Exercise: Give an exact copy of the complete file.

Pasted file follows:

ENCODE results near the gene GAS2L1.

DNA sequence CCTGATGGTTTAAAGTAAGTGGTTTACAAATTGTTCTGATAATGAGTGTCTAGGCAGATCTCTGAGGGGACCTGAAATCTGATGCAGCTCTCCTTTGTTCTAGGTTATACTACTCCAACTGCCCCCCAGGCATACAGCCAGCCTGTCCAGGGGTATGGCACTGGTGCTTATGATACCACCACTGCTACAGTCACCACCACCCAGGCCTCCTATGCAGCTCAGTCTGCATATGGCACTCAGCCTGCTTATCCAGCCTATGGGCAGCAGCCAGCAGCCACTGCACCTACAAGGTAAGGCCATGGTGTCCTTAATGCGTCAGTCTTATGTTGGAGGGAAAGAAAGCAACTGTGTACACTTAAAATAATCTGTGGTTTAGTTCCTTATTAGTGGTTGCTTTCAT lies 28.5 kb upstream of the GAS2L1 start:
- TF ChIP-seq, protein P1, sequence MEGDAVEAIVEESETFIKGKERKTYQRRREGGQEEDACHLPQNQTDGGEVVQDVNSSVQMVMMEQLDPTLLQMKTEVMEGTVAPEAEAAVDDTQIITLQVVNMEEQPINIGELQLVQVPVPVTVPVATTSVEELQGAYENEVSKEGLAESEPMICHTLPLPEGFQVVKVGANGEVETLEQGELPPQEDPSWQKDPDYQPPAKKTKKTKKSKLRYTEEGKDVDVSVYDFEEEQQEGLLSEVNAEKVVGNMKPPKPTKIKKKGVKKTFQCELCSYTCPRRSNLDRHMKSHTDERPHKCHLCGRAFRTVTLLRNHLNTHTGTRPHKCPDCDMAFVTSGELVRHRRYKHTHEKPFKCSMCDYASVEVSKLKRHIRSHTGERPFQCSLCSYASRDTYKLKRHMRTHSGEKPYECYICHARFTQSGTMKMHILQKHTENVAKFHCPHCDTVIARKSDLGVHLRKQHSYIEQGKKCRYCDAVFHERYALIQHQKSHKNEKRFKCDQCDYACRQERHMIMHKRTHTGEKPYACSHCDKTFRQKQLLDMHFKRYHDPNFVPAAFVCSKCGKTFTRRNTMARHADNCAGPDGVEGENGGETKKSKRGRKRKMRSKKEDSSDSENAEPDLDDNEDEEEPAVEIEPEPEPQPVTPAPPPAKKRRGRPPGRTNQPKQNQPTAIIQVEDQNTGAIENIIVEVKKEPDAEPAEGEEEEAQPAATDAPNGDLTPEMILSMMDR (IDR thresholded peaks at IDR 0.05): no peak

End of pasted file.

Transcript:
ENCODE results near the gene GAS2L1.

DNA sequence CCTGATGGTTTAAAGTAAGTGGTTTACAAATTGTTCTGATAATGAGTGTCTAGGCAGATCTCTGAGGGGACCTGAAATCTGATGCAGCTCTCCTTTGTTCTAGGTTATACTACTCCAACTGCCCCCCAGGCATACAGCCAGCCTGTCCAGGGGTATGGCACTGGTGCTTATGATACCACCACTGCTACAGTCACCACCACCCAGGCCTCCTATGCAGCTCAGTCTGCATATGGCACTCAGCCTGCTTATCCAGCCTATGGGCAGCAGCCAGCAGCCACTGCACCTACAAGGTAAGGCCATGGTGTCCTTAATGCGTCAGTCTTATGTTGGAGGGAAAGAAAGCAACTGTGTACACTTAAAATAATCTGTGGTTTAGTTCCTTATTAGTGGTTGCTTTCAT lies 28.5 kb upstream of the GAS2L1 start:
- TF ChIP-seq, protein P1, sequence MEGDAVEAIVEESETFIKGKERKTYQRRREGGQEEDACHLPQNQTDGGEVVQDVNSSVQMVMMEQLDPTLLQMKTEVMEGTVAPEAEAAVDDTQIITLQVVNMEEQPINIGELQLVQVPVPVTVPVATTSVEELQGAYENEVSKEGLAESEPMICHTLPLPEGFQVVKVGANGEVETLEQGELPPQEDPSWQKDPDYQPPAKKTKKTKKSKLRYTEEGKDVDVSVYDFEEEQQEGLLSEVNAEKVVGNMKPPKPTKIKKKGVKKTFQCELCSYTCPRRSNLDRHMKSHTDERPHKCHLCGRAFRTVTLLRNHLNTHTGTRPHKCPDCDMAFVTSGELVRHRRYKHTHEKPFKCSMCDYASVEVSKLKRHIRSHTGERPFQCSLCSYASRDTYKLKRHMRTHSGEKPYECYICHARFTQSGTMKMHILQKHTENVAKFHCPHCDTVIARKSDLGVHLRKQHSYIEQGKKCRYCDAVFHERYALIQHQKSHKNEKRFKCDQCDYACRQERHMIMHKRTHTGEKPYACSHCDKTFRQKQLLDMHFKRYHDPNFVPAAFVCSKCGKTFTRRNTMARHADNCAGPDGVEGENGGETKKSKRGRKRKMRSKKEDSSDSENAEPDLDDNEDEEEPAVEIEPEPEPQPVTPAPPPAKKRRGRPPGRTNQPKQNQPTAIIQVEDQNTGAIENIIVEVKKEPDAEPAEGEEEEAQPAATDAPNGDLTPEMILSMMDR (IDR thresholded peaks at IDR 0.05): no peak